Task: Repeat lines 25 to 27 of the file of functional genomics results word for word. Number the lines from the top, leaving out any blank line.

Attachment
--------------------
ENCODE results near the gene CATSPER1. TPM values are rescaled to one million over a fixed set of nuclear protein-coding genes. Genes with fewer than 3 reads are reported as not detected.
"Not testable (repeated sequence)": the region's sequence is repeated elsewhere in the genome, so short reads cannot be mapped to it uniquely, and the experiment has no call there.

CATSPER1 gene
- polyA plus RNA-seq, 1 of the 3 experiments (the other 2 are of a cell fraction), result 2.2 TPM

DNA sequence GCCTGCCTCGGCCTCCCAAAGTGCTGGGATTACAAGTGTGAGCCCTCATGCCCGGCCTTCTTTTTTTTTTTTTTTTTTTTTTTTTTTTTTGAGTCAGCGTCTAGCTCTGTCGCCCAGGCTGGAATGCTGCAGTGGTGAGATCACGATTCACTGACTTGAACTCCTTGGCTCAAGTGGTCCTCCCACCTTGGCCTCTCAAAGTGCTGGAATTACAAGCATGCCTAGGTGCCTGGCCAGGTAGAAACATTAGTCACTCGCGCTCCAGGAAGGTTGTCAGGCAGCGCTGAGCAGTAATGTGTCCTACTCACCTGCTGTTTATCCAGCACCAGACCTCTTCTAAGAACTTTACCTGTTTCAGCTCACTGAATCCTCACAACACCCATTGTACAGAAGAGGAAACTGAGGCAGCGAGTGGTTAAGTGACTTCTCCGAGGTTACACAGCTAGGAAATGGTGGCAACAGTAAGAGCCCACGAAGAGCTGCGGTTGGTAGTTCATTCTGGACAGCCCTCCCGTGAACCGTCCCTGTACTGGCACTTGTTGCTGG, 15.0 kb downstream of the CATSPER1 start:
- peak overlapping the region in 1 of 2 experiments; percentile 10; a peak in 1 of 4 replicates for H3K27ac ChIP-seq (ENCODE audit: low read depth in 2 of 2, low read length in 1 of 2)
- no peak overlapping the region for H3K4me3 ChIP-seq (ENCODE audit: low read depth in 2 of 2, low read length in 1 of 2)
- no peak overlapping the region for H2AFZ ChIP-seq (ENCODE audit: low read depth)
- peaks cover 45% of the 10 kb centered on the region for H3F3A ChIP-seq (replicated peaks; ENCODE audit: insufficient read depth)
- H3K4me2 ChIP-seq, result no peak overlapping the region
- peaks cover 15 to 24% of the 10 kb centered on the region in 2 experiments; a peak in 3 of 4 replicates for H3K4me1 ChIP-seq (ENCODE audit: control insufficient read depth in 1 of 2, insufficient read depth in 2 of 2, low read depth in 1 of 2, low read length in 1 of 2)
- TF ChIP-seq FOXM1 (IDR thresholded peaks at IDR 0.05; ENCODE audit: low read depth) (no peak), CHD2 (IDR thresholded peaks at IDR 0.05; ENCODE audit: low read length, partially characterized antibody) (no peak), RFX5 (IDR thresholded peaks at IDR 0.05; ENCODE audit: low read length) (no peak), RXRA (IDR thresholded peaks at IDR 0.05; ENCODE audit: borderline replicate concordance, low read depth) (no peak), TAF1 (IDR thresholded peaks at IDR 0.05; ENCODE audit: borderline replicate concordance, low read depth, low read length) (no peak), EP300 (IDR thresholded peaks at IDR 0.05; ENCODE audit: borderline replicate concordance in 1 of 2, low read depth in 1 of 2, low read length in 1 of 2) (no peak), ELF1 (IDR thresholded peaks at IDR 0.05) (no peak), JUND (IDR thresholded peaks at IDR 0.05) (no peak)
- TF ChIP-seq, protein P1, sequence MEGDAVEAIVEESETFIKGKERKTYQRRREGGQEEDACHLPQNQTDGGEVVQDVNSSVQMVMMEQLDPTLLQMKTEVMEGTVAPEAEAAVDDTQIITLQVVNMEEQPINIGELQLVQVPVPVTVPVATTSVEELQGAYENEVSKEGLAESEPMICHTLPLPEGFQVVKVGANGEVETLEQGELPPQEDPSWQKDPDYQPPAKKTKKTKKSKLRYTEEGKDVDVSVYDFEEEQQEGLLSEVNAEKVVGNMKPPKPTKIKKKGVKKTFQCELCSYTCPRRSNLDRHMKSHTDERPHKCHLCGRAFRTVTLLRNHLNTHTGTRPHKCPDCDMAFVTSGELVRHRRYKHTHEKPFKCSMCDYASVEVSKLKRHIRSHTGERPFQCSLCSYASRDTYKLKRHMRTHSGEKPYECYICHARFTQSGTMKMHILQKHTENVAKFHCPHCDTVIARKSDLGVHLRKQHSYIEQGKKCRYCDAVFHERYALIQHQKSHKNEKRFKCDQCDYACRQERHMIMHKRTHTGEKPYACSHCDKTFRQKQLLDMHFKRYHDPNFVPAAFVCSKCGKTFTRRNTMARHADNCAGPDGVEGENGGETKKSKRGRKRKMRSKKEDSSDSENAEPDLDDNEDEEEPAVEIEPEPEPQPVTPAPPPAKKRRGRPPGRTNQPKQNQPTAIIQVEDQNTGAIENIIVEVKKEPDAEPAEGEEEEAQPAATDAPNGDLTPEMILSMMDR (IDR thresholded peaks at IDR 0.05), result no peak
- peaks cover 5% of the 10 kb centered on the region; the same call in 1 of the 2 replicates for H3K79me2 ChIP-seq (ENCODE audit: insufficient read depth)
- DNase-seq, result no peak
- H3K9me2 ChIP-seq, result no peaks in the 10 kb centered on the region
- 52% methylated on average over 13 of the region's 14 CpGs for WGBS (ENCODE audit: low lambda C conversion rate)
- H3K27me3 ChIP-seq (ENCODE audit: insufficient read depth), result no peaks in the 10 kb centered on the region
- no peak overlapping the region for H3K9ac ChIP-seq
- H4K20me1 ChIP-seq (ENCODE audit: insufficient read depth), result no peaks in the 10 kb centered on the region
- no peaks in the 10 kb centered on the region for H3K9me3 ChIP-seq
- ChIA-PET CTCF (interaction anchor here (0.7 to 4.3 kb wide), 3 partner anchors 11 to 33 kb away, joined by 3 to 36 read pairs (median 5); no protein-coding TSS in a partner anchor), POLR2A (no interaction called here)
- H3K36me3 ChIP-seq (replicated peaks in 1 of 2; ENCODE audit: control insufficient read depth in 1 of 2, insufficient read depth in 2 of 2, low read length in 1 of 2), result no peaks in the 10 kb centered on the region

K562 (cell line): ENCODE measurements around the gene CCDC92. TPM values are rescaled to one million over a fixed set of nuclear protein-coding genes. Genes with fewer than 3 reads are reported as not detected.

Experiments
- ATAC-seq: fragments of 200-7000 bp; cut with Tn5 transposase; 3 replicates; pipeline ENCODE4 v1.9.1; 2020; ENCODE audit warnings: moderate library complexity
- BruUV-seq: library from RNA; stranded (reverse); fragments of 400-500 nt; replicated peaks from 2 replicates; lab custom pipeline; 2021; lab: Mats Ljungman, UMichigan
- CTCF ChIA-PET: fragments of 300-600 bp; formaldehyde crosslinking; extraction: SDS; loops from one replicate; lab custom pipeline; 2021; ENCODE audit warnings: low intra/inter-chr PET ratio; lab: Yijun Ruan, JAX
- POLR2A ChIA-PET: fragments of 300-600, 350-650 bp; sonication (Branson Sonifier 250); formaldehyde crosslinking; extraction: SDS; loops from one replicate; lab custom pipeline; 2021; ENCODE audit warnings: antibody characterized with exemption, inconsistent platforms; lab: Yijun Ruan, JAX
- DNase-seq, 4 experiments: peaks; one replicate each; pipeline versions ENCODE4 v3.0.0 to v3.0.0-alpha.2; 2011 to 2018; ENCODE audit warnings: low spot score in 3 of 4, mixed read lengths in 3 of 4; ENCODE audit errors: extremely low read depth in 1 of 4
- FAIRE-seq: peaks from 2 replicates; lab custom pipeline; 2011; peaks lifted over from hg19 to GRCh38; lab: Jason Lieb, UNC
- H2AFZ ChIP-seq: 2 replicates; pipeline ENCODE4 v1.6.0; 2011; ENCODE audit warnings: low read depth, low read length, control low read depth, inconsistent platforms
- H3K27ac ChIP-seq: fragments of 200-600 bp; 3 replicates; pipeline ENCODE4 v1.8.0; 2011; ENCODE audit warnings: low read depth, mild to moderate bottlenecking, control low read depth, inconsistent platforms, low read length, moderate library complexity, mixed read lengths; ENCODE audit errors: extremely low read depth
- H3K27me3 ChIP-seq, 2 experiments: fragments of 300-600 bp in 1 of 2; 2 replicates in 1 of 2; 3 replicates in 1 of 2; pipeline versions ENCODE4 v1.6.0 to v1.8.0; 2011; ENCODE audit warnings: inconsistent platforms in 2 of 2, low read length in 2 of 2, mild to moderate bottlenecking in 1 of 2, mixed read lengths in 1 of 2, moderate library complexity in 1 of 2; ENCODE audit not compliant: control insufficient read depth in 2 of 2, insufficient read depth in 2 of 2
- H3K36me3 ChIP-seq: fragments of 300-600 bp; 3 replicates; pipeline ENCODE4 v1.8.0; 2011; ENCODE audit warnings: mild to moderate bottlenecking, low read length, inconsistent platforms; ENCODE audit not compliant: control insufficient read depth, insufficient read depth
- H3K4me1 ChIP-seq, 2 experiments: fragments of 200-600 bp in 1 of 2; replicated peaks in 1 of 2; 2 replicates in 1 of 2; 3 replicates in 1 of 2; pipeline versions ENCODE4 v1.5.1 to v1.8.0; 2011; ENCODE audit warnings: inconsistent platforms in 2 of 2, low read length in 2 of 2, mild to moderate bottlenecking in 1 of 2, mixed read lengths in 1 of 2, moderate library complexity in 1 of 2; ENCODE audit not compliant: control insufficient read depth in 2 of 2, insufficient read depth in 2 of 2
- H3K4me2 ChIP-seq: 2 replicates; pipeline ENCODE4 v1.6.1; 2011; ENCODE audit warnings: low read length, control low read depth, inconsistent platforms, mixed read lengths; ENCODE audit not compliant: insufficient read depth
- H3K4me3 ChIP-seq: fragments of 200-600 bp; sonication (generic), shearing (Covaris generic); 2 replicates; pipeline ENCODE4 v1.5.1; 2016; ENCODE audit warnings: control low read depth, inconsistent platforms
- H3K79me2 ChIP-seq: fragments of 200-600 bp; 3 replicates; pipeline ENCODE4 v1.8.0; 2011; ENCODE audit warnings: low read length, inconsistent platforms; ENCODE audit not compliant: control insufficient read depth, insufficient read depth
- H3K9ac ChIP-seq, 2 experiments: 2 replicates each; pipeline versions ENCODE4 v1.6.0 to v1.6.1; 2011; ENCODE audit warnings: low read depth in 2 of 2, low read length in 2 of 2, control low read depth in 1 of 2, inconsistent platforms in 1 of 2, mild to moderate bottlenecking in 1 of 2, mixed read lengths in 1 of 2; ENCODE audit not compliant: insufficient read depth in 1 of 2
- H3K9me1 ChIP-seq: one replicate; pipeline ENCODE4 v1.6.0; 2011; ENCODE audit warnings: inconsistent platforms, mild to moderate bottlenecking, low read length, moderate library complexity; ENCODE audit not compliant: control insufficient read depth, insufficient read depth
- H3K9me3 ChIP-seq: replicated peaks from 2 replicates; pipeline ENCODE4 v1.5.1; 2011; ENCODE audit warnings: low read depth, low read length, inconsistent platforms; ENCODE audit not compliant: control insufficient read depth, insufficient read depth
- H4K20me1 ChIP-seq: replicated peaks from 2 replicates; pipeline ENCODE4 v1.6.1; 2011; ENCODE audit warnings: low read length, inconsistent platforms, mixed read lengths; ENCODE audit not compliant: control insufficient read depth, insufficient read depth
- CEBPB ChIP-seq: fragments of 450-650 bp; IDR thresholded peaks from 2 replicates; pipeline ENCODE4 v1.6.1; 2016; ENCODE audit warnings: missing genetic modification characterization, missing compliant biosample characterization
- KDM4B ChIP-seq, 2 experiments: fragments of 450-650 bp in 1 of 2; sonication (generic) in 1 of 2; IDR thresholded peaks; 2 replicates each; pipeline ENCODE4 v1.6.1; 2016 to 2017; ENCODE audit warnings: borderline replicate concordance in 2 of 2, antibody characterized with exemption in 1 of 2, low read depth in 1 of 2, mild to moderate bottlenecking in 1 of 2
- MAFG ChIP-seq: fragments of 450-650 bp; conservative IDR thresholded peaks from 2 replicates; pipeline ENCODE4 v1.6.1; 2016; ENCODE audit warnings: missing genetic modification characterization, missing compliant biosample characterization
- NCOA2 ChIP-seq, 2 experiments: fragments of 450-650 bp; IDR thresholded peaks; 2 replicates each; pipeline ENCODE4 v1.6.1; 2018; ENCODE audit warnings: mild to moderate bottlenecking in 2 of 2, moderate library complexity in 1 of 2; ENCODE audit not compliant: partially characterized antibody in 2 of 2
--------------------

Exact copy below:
Experiments
- ATAC-seq: fragments of 200-7000 bp; cut with Tn5 transposase; 3 replicates; pipeline ENCODE4 v1.9.1; 2020; ENCODE audit warnings: moderate library complexity
- BruUV-seq: library from RNA; stranded (reverse); fragments of 400-500 nt; replicated peaks from 2 replicates; lab custom pipeline; 2021; lab: Mats Ljungman, UMichigan